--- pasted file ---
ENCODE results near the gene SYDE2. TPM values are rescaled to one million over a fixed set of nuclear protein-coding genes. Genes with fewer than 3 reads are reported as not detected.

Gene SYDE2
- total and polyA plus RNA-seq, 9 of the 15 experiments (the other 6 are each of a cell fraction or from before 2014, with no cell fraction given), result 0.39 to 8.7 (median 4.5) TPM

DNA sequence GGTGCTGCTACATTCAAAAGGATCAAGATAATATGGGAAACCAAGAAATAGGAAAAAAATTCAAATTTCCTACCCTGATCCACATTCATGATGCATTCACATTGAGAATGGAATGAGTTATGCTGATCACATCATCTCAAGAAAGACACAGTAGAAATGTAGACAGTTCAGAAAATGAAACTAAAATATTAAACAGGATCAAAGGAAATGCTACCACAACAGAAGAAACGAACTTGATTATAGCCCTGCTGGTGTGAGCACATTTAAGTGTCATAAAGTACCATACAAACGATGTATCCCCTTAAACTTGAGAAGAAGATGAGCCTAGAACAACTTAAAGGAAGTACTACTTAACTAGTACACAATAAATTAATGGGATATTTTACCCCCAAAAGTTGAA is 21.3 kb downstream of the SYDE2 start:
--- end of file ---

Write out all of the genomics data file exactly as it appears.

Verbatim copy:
ENCODE results near the gene SYDE2. TPM values are rescaled to one million over a fixed set of nuclear protein-coding genes. Genes with fewer than 3 reads are reported as not detected.

Gene SYDE2
- total and polyA plus RNA-seq, 9 of the 15 experiments (the other 6 are each of a cell fraction or from before 2014, with no cell fraction given), result 0.39 to 8.7 (median 4.5) TPM

DNA sequence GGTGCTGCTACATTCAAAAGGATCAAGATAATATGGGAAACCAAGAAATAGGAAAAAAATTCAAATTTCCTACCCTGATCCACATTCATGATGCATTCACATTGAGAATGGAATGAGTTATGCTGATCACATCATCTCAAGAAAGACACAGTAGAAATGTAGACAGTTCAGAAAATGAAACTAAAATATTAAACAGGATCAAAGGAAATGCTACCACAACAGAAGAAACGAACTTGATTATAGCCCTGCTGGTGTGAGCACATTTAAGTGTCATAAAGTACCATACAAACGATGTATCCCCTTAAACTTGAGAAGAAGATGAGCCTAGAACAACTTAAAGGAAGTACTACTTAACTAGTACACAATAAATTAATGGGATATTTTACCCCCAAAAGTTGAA is 21.3 kb downstream of the SYDE2 start: